By AMANDA SCHAFFER
Published: May 28, 2012
Fish “smell” danger, and perhaps humans do, too.
Ajay Mathuru and Suresh Jesuthasan of the Biomedical Sciences Institutes in Singapore.
When one fish is injured, others nearby may dart, freeze, huddle, swim to the bottom or leap from the water. The other fish know that their school mate has been harmed. But how?
In the 1930s, Karl von Frisch, the famous ethologist, noted this behavior in minnows. He theorized that injured fish release a substance that is transmitted by smell and causes alarm. But Dr. von Frisch never identified the chemical composition of the signal. He just called it schreckstoff, or “scary stuff.”
Schreckstoff is a long-standing biological mystery, but now researchers may have solved a piece of it. In a study published in February in Current Biology, Suresh Jesuthasan, a neuroscientist at the Biomedical Sciences Institutes in Singapore, and his colleagues isolated sugar molecules called chondroitins from the outer mucus of zebra fish.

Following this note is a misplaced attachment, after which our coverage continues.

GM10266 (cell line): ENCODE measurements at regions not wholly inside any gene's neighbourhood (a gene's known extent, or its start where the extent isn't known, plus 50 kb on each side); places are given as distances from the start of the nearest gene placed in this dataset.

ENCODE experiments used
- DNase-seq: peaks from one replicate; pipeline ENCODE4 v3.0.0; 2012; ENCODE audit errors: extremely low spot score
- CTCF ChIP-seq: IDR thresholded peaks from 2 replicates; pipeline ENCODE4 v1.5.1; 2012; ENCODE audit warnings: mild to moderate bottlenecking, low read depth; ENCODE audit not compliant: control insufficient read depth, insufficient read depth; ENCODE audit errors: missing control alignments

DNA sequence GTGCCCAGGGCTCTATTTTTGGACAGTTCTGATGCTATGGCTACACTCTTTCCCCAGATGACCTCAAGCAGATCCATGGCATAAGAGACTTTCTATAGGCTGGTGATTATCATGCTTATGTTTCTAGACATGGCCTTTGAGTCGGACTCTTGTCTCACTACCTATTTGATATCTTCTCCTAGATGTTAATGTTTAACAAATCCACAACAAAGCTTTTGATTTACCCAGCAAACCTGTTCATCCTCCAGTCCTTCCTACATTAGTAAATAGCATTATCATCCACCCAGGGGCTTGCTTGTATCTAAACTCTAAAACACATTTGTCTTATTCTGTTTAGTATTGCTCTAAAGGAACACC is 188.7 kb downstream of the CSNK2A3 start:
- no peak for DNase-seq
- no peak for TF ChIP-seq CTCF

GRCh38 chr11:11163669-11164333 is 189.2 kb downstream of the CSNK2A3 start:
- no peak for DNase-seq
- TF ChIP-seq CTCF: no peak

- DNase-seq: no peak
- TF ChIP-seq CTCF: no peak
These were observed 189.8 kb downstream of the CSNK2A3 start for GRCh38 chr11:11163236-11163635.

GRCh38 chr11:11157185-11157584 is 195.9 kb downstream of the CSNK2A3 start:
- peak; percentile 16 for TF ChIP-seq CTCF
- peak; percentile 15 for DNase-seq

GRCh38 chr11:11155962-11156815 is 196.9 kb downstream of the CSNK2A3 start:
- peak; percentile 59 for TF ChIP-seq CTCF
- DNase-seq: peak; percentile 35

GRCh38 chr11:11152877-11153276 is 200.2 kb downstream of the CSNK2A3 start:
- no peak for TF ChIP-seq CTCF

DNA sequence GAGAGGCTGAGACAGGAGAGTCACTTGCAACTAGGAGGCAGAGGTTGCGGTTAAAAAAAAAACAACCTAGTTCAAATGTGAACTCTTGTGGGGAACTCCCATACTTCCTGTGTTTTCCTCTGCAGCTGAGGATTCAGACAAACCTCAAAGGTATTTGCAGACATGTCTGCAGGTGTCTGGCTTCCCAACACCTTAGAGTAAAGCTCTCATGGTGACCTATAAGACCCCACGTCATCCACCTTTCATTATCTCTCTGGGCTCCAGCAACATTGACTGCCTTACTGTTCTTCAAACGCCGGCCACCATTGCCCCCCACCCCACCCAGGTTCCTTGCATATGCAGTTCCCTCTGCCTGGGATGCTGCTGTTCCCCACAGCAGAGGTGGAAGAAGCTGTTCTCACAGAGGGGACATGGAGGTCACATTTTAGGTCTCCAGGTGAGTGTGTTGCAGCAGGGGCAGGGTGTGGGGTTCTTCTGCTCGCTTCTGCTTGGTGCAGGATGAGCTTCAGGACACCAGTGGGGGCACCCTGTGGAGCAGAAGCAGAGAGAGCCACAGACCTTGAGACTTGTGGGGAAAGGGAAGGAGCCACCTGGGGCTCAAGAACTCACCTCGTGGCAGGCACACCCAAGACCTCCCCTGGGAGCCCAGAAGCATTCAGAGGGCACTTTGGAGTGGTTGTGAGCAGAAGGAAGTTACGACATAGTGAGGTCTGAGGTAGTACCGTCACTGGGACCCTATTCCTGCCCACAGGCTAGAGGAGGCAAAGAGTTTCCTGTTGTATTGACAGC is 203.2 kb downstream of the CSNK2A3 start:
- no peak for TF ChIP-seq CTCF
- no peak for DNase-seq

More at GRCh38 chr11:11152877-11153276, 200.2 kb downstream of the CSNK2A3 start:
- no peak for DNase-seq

They found that when these molecules are broken into fragments, as they might be when the fish’s skin is injured, and added to water, they prompt alarm behavior in other fish. At low concentrations, the fish were “mildly perturbed,” Dr. Jesuthasan said. At high concentrations, they stopped darting altogether and froze in place for an hour or longer.